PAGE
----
U1. New Delhi-63. by Parul Arora. 5 ..Introduction • • • • • • • • • What is an Operating System? Features of Mainframe Systems Features of Desktop Systems Discuss Multiprocessor Systems Features of Distributed Systems Features of Clustered System Types of Real -Time Systems Features of Handheld Systems Features of Computing Environments © Bharati Vidyapeeth’s Institute of Computer Applications and Management.

© Bharati Vidyapeeth’s Institute of Computer Applications and Management.. by Parul Arora. New Delhi-63.What is an Operating System? • A program that acts as an intermediary between a user of a computer and the computer hardware. Make the computer system convenient to use. • Use the computer hardware in an efficient manner. • Operating system goals: Execute user programs and make solving user problems easier. U1. 6 .

4.Computer System Components 1. Users (people. Operating system – controls and coordinates the use of the hardware among the various application programs for the various users. Hardware – provides basic computing resources (CPU. New Delhi-63. video games. U1.. 2. I/O devices). 7 . © Bharati Vidyapeeth’s Institute of Computer Applications and Management. database systems. 3. by Parul Arora. other computers). machines. Applications programs – define the ways in which the system resources are used to solve the computing problems of the users (compilers. business programs). memory.

by Parul Arora. 8 .. U1.Abstract View of System Components © Bharati Vidyapeeth’s Institute of Computer Applications and Management. New Delhi-63.

• Control program – controls the execution of user programs and operations of I/O devices . U1. by Parul Arora.. 9 .Operating System Definitions • Resource allocator – manages and allocates resources. © Bharati Vidyapeeth’s Institute of Computer Applications and Management. • Kernel – the one program running at all times (all else being application programs). New Delhi-63.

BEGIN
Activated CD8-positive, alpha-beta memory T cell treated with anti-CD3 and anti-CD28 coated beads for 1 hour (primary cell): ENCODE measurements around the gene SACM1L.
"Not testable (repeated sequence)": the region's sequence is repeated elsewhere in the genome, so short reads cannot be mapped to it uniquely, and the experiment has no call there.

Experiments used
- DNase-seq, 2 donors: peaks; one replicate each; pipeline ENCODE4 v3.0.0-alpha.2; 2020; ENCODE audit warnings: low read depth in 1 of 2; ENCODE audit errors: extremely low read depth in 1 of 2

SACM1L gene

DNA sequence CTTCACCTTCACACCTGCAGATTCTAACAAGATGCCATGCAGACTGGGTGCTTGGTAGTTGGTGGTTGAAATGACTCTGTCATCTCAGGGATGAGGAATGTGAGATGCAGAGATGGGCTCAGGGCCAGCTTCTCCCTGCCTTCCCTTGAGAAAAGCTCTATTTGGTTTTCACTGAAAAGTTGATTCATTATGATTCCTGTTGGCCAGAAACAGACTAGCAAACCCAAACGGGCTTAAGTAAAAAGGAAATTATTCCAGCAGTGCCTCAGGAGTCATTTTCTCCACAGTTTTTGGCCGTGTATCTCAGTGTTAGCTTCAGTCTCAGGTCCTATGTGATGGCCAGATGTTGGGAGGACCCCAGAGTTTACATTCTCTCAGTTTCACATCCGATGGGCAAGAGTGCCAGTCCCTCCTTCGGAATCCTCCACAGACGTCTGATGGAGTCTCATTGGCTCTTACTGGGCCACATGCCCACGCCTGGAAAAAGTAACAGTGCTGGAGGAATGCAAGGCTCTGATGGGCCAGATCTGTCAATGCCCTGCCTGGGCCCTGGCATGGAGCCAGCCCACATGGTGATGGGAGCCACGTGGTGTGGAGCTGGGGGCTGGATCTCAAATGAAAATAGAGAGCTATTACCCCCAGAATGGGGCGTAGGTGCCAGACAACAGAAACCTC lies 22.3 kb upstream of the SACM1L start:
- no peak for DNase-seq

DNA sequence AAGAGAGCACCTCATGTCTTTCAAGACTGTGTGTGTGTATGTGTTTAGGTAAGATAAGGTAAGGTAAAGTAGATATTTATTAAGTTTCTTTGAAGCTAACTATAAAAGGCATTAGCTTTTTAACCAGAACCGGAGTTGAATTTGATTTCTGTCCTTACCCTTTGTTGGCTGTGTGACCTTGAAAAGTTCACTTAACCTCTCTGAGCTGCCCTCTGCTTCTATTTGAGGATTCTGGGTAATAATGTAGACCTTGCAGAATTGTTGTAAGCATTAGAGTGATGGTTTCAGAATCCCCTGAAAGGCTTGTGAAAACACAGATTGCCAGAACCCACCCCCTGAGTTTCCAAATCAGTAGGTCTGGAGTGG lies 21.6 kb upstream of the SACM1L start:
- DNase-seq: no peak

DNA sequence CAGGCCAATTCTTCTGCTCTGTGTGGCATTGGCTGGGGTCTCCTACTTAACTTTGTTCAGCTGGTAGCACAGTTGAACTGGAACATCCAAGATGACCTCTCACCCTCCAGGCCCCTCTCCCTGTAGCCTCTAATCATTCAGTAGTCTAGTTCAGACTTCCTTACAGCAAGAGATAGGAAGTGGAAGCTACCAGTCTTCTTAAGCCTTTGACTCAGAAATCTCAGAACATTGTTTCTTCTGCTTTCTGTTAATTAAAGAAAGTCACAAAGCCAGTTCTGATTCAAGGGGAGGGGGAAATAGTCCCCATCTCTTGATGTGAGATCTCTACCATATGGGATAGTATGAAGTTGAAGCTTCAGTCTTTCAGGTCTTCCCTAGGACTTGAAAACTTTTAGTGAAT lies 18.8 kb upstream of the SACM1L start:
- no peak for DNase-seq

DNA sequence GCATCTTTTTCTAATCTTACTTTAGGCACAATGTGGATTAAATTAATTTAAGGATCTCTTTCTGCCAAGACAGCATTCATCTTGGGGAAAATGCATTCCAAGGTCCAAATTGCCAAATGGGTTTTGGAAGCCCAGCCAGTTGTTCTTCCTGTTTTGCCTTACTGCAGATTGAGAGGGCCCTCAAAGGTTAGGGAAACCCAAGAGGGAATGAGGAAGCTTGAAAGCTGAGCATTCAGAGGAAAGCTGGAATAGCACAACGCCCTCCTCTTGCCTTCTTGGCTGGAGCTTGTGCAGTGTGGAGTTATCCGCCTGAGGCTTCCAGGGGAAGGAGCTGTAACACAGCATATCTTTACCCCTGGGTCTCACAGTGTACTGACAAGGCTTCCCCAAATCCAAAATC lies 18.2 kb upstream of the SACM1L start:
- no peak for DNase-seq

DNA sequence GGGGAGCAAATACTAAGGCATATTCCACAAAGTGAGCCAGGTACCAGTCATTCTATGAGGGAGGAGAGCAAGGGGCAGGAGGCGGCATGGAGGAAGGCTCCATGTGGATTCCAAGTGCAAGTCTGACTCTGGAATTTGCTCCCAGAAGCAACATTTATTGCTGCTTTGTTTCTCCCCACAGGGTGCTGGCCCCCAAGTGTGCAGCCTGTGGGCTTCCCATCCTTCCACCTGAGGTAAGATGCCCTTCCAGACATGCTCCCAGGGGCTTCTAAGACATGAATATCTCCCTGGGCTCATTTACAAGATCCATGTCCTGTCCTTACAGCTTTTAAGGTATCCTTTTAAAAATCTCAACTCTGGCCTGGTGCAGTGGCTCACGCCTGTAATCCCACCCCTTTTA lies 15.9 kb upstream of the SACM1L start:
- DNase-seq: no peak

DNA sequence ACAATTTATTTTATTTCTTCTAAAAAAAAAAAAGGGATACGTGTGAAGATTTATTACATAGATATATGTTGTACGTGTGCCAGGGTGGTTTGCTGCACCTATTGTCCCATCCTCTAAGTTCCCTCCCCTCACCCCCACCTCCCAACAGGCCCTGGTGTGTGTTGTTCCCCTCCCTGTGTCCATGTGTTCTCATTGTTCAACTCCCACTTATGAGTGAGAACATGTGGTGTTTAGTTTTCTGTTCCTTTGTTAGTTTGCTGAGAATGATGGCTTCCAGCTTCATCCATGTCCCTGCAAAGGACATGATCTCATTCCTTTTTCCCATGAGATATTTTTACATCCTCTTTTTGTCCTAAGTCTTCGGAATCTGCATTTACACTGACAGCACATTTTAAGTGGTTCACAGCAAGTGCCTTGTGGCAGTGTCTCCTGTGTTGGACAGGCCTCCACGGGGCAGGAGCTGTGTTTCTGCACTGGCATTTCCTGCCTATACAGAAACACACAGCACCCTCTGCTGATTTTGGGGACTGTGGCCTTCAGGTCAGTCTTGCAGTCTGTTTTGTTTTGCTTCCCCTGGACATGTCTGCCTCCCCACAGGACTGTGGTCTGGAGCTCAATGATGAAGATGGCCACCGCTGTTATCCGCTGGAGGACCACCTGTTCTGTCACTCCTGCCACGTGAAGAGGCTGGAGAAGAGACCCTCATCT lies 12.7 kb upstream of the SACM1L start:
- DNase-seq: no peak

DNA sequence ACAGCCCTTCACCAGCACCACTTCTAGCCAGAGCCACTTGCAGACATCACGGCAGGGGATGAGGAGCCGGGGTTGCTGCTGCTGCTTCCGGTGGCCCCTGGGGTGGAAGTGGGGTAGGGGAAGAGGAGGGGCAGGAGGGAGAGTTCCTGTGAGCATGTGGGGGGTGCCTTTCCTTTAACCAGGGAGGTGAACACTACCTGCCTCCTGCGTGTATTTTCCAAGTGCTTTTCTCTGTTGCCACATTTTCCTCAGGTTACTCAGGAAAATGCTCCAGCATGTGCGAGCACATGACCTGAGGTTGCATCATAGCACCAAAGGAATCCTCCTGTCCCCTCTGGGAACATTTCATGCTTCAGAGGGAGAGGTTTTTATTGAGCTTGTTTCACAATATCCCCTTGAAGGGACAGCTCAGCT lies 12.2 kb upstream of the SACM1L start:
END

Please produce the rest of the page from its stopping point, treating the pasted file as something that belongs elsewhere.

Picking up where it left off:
U1. by Parul Arora.Operating System View • Users View Ease of use Resource utilization Individual usability no user view • System view Resource allocator Operation and control of I/O devices • System Goals Convenience for the user efficient © Bharati Vidyapeeth’s Institute of Computer Applications and Management. 10 . New Delhi-63..

• Resident monitor initial control in monitor control transfers to job when job completes control transfers pack to monitor © Bharati Vidyapeeth’s Institute of Computer Applications and Management. by Parul Arora.. First rudimentary operating system. 11 . U1. New Delhi-63.Mainframe Systems • Reduce setup time by batching similar jobs • Automatic job sequencing – automatically transfers control from one job to another.

12 .. New Delhi-63.Memory Layout for a Simple Batch System © Bharati Vidyapeeth’s Institute of Computer Applications and Management. U1. by Parul Arora.

. U1.Multiprogrammed Batch Systems © Bharati Vidyapeeth’s Institute of Computer Applications and Management. New Delhi-63. by Parul Arora. 13 .

. • Memory management – the system must allocate the memory to several jobs. © Bharati Vidyapeeth’s Institute of Computer Applications and Management. 14 . • Allocation of devices. U1.OS Features Needed for Multiprogramming • I/O routine supplied by the system. New Delhi-63. by Parul Arora. • CPU scheduling – the system must choose among several jobs ready to run.